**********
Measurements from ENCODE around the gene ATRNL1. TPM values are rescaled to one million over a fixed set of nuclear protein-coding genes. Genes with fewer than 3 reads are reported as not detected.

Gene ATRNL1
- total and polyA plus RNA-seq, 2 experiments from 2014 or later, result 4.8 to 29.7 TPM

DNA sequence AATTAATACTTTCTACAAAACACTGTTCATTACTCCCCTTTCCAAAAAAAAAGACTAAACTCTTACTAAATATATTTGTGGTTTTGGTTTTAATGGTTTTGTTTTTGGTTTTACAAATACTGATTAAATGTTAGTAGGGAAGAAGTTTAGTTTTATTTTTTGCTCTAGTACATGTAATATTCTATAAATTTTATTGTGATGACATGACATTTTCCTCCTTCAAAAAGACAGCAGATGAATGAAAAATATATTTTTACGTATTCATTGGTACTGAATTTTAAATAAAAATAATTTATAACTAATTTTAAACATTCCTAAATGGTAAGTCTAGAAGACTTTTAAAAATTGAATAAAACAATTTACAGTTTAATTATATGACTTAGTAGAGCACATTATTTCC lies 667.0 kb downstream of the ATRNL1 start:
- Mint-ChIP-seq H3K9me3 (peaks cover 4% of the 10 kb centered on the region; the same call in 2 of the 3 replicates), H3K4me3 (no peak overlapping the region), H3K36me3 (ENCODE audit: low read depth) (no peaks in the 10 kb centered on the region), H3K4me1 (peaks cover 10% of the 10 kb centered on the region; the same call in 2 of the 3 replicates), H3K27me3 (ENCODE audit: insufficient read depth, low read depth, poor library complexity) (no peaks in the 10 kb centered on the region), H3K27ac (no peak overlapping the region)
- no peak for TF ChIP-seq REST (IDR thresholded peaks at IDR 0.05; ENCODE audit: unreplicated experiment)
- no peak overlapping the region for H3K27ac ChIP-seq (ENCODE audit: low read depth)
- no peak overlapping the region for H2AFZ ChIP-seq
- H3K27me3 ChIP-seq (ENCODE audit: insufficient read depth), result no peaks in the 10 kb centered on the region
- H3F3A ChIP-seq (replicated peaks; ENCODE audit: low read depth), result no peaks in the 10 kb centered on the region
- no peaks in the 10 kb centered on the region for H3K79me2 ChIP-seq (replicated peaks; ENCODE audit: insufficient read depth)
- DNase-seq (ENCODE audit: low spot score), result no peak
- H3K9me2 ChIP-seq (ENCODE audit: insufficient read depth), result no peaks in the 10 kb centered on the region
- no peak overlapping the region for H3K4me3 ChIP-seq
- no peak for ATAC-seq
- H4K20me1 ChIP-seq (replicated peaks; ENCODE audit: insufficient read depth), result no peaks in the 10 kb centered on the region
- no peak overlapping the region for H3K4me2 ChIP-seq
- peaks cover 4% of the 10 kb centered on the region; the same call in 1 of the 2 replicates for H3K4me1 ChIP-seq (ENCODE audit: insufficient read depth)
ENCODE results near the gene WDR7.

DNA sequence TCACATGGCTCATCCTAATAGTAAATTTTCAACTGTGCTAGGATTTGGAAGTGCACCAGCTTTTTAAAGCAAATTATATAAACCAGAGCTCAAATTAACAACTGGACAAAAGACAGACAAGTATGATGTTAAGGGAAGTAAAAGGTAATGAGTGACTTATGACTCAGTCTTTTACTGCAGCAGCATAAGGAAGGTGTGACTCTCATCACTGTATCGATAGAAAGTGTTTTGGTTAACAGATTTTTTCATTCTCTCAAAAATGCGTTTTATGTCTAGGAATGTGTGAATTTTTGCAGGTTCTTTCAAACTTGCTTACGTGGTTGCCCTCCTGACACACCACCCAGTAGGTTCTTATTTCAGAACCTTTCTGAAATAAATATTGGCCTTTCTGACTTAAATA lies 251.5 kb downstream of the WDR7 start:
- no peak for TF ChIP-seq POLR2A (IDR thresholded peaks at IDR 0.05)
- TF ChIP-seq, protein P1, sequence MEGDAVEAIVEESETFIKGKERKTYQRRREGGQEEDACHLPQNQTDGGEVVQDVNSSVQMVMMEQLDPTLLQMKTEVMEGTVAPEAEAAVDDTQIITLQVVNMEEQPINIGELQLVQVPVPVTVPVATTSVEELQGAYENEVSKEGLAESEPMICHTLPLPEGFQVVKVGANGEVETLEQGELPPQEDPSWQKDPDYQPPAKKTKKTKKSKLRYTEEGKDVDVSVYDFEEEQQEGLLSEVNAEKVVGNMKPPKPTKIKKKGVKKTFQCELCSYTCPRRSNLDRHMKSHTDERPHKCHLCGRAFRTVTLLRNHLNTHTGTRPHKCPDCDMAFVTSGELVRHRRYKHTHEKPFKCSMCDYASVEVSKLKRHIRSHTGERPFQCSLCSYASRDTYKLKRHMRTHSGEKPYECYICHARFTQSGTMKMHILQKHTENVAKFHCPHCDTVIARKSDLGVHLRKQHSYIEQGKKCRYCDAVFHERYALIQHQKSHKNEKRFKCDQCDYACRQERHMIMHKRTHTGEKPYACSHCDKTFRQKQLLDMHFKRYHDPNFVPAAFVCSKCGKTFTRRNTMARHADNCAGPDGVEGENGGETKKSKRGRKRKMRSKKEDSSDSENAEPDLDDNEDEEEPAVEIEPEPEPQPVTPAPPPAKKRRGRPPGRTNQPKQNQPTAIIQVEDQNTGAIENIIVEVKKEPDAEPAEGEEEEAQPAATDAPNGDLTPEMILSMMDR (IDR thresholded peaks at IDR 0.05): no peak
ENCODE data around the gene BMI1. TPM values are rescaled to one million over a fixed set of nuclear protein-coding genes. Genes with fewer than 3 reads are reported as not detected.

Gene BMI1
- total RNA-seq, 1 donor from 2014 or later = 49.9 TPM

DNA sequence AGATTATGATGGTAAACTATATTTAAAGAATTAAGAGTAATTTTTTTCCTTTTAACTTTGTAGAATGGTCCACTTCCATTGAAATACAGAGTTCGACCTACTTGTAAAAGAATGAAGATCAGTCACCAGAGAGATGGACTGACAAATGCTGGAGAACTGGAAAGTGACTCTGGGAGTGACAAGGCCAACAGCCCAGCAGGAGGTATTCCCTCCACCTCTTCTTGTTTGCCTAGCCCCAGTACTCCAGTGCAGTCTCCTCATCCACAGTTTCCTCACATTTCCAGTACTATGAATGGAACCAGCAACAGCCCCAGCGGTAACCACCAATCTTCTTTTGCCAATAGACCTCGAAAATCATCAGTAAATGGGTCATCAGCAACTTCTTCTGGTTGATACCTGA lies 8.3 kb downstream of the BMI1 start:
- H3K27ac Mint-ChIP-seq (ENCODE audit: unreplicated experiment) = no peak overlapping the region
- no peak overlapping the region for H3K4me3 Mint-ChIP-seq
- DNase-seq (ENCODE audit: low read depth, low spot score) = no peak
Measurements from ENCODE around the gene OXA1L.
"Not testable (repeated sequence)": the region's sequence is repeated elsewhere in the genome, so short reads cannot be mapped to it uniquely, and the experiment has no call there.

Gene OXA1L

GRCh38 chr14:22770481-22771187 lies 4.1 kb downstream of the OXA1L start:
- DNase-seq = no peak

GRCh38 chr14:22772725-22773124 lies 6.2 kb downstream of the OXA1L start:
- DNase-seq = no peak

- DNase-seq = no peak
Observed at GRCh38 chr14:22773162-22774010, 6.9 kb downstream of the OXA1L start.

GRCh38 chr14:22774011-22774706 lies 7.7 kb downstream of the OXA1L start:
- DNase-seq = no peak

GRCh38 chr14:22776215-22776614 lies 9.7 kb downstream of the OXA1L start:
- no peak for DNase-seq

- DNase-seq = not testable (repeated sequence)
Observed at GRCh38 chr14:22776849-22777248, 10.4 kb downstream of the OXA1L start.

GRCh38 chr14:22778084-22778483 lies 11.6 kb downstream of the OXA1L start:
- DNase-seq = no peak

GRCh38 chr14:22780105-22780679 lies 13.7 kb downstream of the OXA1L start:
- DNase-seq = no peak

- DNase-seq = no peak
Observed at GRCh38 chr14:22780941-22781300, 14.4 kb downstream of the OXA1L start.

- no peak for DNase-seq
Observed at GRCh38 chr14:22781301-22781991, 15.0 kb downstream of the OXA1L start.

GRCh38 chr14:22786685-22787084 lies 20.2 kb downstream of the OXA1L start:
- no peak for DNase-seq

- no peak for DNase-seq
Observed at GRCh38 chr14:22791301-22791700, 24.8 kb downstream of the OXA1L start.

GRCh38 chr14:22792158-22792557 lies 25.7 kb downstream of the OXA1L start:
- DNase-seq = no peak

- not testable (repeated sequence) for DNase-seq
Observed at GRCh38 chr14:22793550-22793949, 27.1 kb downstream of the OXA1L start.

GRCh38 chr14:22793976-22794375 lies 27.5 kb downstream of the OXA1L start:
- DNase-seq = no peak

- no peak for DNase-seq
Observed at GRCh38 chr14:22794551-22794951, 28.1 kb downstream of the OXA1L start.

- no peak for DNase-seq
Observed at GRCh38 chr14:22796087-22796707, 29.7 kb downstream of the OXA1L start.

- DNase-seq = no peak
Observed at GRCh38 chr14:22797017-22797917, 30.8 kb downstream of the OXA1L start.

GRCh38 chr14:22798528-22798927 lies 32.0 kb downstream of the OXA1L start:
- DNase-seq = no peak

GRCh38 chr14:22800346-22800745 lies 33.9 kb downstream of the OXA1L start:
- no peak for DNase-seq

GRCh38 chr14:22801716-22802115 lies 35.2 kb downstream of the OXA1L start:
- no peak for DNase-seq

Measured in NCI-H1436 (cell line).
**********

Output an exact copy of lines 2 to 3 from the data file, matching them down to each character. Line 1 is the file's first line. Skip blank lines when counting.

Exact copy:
Gene ATRNL1
- total and polyA plus RNA-seq, 2 experiments from 2014 or later, result 4.8 to 29.7 TPM